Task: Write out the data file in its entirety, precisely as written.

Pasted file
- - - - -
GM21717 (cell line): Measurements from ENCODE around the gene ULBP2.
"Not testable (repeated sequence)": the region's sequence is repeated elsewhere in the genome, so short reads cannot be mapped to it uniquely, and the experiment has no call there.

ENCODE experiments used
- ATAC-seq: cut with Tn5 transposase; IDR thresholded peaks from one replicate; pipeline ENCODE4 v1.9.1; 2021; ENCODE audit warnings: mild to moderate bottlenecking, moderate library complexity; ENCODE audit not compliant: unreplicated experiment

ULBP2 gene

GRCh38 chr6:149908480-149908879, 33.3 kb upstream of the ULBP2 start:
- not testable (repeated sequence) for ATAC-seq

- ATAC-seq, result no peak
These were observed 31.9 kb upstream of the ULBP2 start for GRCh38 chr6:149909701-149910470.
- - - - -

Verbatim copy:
GM21717 (cell line): Measurements from ENCODE around the gene ULBP2.
"Not testable (repeated sequence)": the region's sequence is repeated elsewhere in the genome, so short reads cannot be mapped to it uniquely, and the experiment has no call there.

ENCODE experiments used
- ATAC-seq: cut with Tn5 transposase; IDR thresholded peaks from one replicate; pipeline ENCODE4 v1.9.1; 2021; ENCODE audit warnings: mild to moderate bottlenecking, moderate library complexity; ENCODE audit not compliant: unreplicated experiment

ULBP2 gene

GRCh38 chr6:149908480-149908879, 33.3 kb upstream of the ULBP2 start:
- not testable (repeated sequence) for ATAC-seq

- ATAC-seq, result no peak
These were observed 31.9 kb upstream of the ULBP2 start for GRCh38 chr6:149909701-149910470.